I feel the need to apologize to Seimone Augustus (not that she cares). We didn't really cover much of her jersey retirement here, mainly because I knew I was going to wrap up her career with this feature. Still, she didn't deserve even the appearance of a slight, as she is the greatest female athlete in LSU's history. Period. Seimone Augustus is worthy to have her jersey retired next to Maravich, Petit, and Shaq.
Augustus was a big-time recruit, coming in to school as a two-time McDonald's All American. LSU had never been to the Final Four in the women's tourney, and a lot of that is because they never had a player of Augustus' quality. She lived up to the hype right away, averaging 14.8 PPG and 5.5 RPG. She was the team's best player right away, and she was named National Freshman of the Year and third team All-American honors. LSU fell one game short of the Final Four, something she would rectify over the course of her career.
She averaged 19.4 PPG and 6.0 RPG in her sophomore year, while also adding 72 assists and 55 steals en route to another All-American season. More importantly, she saved her best games for the tournament, and carried LSU to its first Final Four in school history. Seimone led the team in scoring in every tournament game, as LSU beat a murderer's row of Maryland, Texas, and Georgia to make it to New Orleans, where the team lost by 2 to Tennessee. Augustus, and LSU, had arrived.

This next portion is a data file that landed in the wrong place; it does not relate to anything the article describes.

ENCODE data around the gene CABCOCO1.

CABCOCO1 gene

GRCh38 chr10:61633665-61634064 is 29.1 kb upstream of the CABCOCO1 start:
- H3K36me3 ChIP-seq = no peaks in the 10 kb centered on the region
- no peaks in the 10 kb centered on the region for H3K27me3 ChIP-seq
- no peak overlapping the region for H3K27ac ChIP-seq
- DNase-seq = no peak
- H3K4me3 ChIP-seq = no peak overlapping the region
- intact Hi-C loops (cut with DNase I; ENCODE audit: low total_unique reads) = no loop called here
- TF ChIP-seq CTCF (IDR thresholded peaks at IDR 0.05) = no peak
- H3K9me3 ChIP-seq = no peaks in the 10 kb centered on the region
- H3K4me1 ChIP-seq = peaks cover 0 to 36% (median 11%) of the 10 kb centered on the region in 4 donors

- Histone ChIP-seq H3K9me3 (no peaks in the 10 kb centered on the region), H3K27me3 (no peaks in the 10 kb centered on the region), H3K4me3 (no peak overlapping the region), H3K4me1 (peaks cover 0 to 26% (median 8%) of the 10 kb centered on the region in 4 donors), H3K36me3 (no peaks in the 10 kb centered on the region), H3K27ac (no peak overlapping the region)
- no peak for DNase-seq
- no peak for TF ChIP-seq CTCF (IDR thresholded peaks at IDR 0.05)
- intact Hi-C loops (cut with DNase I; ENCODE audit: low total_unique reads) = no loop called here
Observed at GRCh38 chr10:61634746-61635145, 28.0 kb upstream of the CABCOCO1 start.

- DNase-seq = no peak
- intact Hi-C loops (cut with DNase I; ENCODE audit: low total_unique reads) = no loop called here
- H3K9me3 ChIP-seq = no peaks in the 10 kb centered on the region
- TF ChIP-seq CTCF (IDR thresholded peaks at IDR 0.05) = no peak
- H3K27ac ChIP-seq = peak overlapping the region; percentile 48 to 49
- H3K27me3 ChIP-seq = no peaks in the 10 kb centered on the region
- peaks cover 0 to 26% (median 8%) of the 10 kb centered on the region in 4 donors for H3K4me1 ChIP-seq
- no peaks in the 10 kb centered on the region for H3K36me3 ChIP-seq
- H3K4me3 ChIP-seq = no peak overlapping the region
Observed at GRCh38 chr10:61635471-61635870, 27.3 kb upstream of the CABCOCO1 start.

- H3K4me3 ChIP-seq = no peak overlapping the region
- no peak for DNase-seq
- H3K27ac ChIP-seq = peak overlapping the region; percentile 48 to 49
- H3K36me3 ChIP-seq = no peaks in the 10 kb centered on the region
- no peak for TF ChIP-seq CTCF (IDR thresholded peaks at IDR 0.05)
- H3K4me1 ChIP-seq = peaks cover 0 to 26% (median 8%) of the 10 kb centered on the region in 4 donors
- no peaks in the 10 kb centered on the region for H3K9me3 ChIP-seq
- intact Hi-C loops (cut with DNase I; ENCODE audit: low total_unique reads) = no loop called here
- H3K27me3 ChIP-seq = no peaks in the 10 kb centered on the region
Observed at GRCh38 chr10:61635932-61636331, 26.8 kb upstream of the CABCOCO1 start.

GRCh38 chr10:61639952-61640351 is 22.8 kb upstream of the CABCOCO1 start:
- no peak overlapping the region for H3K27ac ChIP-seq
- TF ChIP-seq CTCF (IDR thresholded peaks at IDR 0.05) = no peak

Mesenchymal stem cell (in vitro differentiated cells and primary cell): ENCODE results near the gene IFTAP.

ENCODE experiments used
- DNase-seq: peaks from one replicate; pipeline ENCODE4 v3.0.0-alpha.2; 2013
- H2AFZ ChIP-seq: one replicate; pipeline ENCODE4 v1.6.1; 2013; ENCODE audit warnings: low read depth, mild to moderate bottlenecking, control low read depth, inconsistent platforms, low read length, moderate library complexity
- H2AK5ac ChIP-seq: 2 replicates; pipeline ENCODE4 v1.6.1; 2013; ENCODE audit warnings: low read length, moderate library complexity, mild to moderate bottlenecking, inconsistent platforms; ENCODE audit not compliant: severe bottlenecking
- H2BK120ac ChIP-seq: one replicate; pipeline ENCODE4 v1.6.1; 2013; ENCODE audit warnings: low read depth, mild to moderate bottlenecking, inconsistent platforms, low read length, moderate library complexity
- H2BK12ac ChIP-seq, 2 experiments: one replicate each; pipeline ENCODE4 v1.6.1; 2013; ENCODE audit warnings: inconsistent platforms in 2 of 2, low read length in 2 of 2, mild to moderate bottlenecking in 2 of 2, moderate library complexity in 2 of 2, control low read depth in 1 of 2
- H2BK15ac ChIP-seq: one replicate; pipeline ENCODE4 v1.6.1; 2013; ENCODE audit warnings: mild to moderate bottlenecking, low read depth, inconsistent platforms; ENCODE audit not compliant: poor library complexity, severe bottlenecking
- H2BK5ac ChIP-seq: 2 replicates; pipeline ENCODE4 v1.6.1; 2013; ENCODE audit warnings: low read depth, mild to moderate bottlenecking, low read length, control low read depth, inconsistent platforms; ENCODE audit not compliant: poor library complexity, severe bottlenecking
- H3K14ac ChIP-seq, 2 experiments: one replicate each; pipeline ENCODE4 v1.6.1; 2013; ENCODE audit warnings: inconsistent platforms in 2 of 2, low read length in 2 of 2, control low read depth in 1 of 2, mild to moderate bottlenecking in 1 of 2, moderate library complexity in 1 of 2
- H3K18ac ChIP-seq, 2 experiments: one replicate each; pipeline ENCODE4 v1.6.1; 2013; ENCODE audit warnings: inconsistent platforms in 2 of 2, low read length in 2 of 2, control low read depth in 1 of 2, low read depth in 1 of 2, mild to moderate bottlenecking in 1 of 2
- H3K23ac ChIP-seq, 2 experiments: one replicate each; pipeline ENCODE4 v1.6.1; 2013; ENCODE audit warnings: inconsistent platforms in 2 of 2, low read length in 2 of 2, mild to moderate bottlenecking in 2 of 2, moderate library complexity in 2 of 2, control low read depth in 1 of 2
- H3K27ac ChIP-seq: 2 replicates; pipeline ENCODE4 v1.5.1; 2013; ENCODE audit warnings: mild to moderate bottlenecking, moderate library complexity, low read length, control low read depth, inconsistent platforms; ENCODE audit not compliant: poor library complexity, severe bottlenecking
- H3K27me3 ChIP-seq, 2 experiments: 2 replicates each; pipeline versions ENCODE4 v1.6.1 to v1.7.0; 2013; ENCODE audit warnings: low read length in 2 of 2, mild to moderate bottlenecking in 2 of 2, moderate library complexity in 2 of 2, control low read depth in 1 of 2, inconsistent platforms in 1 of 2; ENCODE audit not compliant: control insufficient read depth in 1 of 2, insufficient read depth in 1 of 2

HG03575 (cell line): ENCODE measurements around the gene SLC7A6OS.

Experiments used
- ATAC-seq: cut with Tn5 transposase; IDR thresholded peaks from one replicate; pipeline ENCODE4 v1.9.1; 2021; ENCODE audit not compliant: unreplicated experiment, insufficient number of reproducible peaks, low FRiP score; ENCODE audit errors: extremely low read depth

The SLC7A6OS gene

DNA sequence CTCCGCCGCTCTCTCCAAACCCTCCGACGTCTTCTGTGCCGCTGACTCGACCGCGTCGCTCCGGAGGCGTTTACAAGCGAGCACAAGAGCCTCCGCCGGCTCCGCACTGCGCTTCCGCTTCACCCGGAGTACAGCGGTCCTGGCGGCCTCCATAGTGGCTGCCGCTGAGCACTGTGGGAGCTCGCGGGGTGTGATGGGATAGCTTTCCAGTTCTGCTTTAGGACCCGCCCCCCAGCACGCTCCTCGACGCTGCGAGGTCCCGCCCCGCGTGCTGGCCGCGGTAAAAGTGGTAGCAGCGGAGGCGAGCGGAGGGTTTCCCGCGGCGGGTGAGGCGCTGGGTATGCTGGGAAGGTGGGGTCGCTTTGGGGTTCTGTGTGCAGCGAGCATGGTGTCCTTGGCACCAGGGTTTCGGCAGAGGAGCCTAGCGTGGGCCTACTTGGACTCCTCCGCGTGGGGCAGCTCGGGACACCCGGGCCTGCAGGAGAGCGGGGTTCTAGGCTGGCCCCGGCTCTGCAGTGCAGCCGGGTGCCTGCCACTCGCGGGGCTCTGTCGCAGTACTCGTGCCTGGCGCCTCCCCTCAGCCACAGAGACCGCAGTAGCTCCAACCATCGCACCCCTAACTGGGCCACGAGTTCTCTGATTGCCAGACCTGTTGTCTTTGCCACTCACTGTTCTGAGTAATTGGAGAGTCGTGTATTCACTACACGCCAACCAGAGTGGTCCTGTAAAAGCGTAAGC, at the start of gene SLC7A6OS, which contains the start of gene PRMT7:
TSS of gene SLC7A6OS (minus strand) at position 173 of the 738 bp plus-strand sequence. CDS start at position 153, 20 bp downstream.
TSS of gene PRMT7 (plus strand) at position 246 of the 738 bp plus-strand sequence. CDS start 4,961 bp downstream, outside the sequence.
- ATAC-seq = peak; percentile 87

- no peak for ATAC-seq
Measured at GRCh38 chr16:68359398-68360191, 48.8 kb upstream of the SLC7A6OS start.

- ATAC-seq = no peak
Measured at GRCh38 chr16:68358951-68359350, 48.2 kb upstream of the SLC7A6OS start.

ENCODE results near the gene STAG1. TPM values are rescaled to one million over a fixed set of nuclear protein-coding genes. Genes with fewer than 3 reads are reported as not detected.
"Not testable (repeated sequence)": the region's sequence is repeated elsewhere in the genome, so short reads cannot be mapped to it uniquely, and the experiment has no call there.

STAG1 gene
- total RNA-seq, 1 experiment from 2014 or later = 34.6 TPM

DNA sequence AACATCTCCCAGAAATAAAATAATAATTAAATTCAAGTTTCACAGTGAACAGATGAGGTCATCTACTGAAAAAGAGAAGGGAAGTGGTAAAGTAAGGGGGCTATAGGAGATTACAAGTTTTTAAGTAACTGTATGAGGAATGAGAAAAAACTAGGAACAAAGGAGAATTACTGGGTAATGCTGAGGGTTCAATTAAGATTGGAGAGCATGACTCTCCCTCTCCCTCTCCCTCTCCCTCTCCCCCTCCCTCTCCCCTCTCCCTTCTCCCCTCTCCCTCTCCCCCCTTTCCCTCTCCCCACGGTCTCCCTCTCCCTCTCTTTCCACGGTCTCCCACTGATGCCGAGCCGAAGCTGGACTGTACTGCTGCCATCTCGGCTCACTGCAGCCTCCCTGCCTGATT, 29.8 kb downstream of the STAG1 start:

Augustus' averages bumped up to 20.1 PPG and 4.6 RPG in her junior year. Once again, she was the best player on one of the nation's best teams, though the team fell just short in the Final Four again, the one thing she would not accomplish over her career. She won her first of two Wooden and Naismith Trophies as the nation's best player. Her senior year, of course, ended with another tournament defeat, but she once again dominated the season, going for 22.7 PPG and 4.7 RPG, leading the nation in scoring.
Seimone Augustus graduated second in LSU history in points (2,702) and field goals made, but first in field goal percentage. She holds the NCAA record for most double-digit scoring games with 132. She's in the rarified air with her two National Player of the Year trophies, a rare feat in both men's and women's basketball. She also graduated with a dual degree, no easy feat, and as the #1 pick in the WNBA draft. Augustus never got the title she wanted, but she brought LSU to heights never before contemplated. She is the Bob Petit of the women's program, a thoroughly dominant power forward who stands as one of the all-time greats of her sport.